Articles and Case Studies

Study Tips for Medical Students - 2013

20 Sep 2013

by Dr Mark Hassall and Dr Alexander Dobranowski, interns and MDA National Members. End of year medical exam preparation is both a tremendously rewarding and stressful time of your university life. One thing for certain is that you can survive all these exams and you do not need to sacrifice everything to succeed. If we can pass all these exams, so can you! We are both interns now and remember what it was like to slug it out during swotvac and pore over textbooks for hours on end. To make life easier, we thought we’d share some of our study tips.

Below: L-R Dr Mark Hassall and Dr Alexander Dobranowski.

Start with a plan

  • Charting a road map for your swotvac or the few weeks preceding exams can be a very valuable tool to minimise stress and keep you on track. Emulate senior year students – be confident with your plan and stick to your timeline!

Choose your best location

  • Do you prefer the comfort of your own room or do you need to be at the library away from distractions? Be honest now… email and Facebook can be a HUGE time waster!
  • Do you study best in silence or with music in the background (no TV!)?
  • We both recommend studying in a quiet environment with minimal distractions.

Group or solo?

  • Choosing whether to study with a group can be tricky and can be less efficient than solo work unless you avoid mates who love talking and stick with your more “focused” friends.
  • Be clear about the purpose of the group. Groups are often better for OSCE and clinical skill practice or discussing answers to practice exams. Simply going round to someone’s house to sit and read through your notes often leads to distractions and lost time.
  • Everyone has different study goals. Sometimes studying in a group can actually lead to additional stress due to conflicting plans. Be wary of this and develop your own strategy.

Understand your learning style

  • You will probably know by now whether you learn best from visual, auditory or tactile resources. Stick with your strength; prepare your notes to suit your style; and use study aids (books, 3D models, online lectures) that work best for you.

Plan your timetable

  • Don’t leave planning your study until swotvac. You should actively find out what topics you need to cover before exams. Ask previous students, your peers and your tutor or supervisor.
  • Create a timetable for the coming days or weeks to get a sense of how best to fit everything in. This helps avoid “the great panic” typically felt in the final week and avoids you cramming information that you inevitably  forget well before you can use it in internship!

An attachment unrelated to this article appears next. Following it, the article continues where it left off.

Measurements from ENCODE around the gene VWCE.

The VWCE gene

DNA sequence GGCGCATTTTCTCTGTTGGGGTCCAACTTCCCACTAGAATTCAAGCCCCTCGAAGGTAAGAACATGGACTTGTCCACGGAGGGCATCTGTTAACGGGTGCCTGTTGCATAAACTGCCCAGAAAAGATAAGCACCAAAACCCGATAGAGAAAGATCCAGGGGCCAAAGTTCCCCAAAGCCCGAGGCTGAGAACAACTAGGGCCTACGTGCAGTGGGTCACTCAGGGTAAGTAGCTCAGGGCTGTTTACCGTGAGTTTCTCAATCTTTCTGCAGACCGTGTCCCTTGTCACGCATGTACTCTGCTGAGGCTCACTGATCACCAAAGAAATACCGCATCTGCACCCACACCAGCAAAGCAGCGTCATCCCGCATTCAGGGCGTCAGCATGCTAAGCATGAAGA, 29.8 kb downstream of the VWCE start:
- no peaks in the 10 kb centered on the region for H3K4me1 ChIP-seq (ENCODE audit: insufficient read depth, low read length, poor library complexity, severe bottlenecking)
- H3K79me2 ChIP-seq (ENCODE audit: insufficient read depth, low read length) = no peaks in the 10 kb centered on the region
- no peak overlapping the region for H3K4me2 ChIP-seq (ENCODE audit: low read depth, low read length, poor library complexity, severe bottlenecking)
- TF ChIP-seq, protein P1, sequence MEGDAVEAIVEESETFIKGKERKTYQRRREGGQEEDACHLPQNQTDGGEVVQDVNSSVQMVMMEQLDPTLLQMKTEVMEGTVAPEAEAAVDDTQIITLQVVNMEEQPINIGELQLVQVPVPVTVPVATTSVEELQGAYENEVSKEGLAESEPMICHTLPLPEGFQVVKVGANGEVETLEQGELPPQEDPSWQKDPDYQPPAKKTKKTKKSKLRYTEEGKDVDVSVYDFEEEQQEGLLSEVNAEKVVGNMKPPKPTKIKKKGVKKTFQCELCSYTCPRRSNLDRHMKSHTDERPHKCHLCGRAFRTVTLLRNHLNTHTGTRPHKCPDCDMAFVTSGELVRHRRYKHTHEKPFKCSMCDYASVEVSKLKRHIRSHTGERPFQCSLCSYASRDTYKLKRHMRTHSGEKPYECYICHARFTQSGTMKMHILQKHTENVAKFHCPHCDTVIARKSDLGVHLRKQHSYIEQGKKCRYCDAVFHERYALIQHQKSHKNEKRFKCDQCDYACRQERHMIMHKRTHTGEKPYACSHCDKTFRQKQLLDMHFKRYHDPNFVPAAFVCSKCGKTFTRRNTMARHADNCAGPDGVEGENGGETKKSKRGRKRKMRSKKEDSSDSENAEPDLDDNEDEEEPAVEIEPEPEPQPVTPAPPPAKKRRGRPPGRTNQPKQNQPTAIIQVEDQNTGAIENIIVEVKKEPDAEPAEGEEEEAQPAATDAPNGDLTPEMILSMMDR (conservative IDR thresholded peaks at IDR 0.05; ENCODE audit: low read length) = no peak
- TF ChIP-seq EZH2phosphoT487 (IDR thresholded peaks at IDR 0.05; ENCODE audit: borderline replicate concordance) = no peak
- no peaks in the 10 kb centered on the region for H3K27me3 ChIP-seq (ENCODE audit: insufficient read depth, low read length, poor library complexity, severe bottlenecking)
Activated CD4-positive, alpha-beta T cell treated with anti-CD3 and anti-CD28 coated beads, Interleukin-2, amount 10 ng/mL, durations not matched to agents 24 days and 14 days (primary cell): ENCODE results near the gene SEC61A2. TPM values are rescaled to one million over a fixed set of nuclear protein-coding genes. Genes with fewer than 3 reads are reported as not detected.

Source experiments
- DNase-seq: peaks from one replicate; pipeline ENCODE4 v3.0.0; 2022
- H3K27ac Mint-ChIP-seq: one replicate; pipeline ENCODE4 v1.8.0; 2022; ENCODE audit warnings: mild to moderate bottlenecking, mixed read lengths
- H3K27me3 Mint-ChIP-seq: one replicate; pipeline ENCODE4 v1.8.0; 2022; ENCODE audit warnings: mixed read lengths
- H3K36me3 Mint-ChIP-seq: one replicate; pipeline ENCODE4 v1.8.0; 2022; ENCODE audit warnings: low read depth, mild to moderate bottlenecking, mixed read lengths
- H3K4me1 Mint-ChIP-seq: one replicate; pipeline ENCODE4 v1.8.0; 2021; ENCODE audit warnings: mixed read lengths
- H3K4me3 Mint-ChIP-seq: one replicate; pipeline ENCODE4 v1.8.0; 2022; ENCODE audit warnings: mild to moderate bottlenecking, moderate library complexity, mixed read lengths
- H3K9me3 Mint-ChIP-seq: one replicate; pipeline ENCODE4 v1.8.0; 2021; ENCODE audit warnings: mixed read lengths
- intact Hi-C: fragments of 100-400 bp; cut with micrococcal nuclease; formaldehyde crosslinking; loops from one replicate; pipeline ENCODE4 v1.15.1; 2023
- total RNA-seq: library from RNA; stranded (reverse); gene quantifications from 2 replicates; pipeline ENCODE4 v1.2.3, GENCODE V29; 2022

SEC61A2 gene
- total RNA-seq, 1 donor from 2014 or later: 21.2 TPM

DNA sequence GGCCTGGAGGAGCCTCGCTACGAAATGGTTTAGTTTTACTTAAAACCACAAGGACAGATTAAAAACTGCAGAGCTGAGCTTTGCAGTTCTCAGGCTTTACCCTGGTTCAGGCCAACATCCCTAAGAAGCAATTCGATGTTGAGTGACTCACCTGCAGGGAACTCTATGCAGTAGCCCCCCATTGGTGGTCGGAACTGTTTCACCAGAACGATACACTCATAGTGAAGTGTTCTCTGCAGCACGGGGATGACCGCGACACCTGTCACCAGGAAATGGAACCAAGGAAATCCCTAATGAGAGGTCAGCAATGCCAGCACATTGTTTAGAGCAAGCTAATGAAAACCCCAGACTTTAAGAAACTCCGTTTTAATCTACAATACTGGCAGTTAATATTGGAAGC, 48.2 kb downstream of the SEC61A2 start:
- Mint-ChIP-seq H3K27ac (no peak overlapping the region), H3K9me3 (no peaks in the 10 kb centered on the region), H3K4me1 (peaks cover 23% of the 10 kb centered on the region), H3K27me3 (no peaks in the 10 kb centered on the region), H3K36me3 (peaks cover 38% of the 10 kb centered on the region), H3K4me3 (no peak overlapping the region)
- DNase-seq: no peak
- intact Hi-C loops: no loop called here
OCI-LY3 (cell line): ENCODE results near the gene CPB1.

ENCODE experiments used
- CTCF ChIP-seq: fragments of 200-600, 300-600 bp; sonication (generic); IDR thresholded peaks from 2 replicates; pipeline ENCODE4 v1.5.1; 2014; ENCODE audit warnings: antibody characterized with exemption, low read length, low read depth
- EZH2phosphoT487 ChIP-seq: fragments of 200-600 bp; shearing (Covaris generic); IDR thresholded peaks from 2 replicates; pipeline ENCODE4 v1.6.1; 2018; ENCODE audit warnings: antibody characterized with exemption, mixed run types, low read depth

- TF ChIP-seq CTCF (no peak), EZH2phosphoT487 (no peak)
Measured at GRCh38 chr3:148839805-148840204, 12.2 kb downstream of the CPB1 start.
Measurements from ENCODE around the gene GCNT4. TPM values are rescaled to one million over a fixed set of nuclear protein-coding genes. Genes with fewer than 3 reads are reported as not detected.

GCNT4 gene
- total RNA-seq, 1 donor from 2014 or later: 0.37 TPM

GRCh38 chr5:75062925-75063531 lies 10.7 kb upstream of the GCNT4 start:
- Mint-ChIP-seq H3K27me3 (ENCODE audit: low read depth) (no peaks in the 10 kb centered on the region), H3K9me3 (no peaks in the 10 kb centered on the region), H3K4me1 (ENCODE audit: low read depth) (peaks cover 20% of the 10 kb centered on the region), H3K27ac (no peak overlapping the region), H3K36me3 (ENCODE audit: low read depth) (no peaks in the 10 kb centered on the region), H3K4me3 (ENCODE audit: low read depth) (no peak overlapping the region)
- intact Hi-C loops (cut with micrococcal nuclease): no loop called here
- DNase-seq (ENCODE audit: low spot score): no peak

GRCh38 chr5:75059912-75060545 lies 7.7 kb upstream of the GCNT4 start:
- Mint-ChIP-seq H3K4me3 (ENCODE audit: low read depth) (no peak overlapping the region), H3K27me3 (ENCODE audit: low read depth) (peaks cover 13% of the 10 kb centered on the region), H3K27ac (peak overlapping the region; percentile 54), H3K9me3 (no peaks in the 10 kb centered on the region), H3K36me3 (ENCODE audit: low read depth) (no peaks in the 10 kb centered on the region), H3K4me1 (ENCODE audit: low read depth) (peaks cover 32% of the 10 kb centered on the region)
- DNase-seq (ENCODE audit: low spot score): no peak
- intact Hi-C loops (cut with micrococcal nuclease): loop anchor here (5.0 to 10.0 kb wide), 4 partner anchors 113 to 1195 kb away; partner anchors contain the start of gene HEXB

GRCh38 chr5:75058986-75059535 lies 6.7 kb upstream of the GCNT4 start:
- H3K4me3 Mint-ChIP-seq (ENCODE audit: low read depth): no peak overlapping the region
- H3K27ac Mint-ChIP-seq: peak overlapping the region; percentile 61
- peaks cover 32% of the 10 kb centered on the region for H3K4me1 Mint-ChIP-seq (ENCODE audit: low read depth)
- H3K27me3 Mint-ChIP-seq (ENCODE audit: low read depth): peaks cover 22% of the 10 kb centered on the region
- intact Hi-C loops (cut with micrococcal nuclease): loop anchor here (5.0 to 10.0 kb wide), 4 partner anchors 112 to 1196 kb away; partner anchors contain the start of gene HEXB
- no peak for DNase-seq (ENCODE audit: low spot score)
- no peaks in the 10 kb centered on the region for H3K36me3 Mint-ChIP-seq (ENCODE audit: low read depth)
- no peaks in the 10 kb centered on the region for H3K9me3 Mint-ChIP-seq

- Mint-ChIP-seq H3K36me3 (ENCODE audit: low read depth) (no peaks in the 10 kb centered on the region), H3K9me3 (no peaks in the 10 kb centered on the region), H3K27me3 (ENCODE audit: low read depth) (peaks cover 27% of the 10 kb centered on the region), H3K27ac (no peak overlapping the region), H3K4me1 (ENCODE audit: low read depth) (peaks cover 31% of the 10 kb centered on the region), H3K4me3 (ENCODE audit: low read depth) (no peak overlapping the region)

• Stick to your timetable. Simple idea, but often the hardest part.

Focus on your weaknesses

  • You know which exam you got a borderline grade in last year and you know which one makes you the most stressed. It is easy to avoid this weakness and focus on your favourites instead. Unfortunately, this will lead to only one (bad) outcome!
  • If, for example, you struggle with anatomy then you need to commit extra time to it each day. It should be the first study topic you cover each day while you are fresh and motivated.

MDA National’s Live Well
Study Well Program

MDA National Live Well Study Well Program helps students achieve work/life balance throughout your studies. Contact your Relationship Manager or visit the website for more information.


MDA National’s Charity of Choice provides a suite of practical online resources for medical students and doctors dealing with depression or anxiety on their website.

 Keep a balance

  • Studying dawn until dusk without any fun will make you that twitchy and baggy-eyed student everyone else stays away from at the exam hall.
  • Make sure you schedule time for activities that you normally enjoy like watching TV or catching up with family. By making it a specific time of the day, you won’t feel guilty…
  • It is especially important to keep up your exercise during swotvac. It will help with your motivation and getting rid of that extra energy from sitting at a desk all day.
  • Healthy eating and adequate sleep should not be neglected!


Focus your study towards the end

  • You'll begin your swotvac by studying broad topics and concepts, but it is a fatal error not to focus your efforts on the specific exam closer to the big day.
  • Get a hold of past exams or practice exams that cover similar topics. Sit these papers in mock exam conditions. Time yourself. Don’t look up topics halfway through and avoid distractions. Mark yourself honestly at the end and use the results to direct further study.
  • Congratulate yourself on correct answers and read widely on the answers you got wrong. In can also be useful to discuss the answers with your study group if you have one.
  • You should practice for clinical skill exams in a similar way, using real exam conditions (including clinical clothing) and previous exam stations.

Ultimately, it's hard work, but well-planned preparation will get you through exams. Anyone who is intelligent enough to get into medical school has got the brains to pass the assessment. Leaving your study plans too late, not investing enough time, getting distracted often or not studying the right topics are the real reasons you’ll have troubles with exams.

So get stuck into your preparations and get yourself ready to sail into the summer holidays.

Good luck!



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